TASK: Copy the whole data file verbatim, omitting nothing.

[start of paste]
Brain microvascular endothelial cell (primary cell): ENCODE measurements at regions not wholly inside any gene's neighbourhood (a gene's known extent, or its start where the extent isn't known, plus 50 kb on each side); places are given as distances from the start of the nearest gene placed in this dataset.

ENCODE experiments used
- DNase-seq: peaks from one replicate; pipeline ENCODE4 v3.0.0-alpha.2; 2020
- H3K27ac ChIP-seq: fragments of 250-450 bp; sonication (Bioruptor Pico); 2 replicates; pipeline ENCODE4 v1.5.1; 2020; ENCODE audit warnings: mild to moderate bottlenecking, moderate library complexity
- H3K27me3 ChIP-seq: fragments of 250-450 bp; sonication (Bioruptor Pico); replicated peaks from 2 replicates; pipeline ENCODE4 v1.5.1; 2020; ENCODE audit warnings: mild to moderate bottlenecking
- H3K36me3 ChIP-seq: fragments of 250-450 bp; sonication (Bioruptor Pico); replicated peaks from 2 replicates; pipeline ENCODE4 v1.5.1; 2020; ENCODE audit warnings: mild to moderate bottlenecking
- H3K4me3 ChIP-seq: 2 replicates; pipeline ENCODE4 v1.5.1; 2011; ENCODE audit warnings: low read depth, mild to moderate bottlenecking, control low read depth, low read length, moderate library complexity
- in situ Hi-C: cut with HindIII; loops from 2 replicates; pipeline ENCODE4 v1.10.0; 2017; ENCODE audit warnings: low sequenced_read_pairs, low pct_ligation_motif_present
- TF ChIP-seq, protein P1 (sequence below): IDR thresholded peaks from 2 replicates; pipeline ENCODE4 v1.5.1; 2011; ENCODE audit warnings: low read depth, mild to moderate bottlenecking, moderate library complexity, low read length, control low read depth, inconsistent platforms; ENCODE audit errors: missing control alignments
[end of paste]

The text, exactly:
Brain microvascular endothelial cell (primary cell): ENCODE measurements at regions not wholly inside any gene's neighbourhood (a gene's known extent, or its start where the extent isn't known, plus 50 kb on each side); places are given as distances from the start of the nearest gene placed in this dataset.

ENCODE experiments used
- DNase-seq: peaks from one replicate; pipeline ENCODE4 v3.0.0-alpha.2; 2020
- H3K27ac ChIP-seq: fragments of 250-450 bp; sonication (Bioruptor Pico); 2 replicates; pipeline ENCODE4 v1.5.1; 2020; ENCODE audit warnings: mild to moderate bottlenecking, moderate library complexity
- H3K27me3 ChIP-seq: fragments of 250-450 bp; sonication (Bioruptor Pico); replicated peaks from 2 replicates; pipeline ENCODE4 v1.5.1; 2020; ENCODE audit warnings: mild to moderate bottlenecking
- H3K36me3 ChIP-seq: fragments of 250-450 bp; sonication (Bioruptor Pico); replicated peaks from 2 replicates; pipeline ENCODE4 v1.5.1; 2020; ENCODE audit warnings: mild to moderate bottlenecking
- H3K4me3 ChIP-seq: 2 replicates; pipeline ENCODE4 v1.5.1; 2011; ENCODE audit warnings: low read depth, mild to moderate bottlenecking, control low read depth, low read length, moderate library complexity
- in situ Hi-C: cut with HindIII; loops from 2 replicates; pipeline ENCODE4 v1.10.0; 2017; ENCODE audit warnings: low sequenced_read_pairs, low pct_ligation_motif_present
- TF ChIP-seq, protein P1 (sequence below): IDR thresholded peaks from 2 replicates; pipeline ENCODE4 v1.5.1; 2011; ENCODE audit warnings: low read depth, mild to moderate bottlenecking, moderate library complexity, low read length, control low read depth, inconsistent platforms; ENCODE audit errors: missing control alignments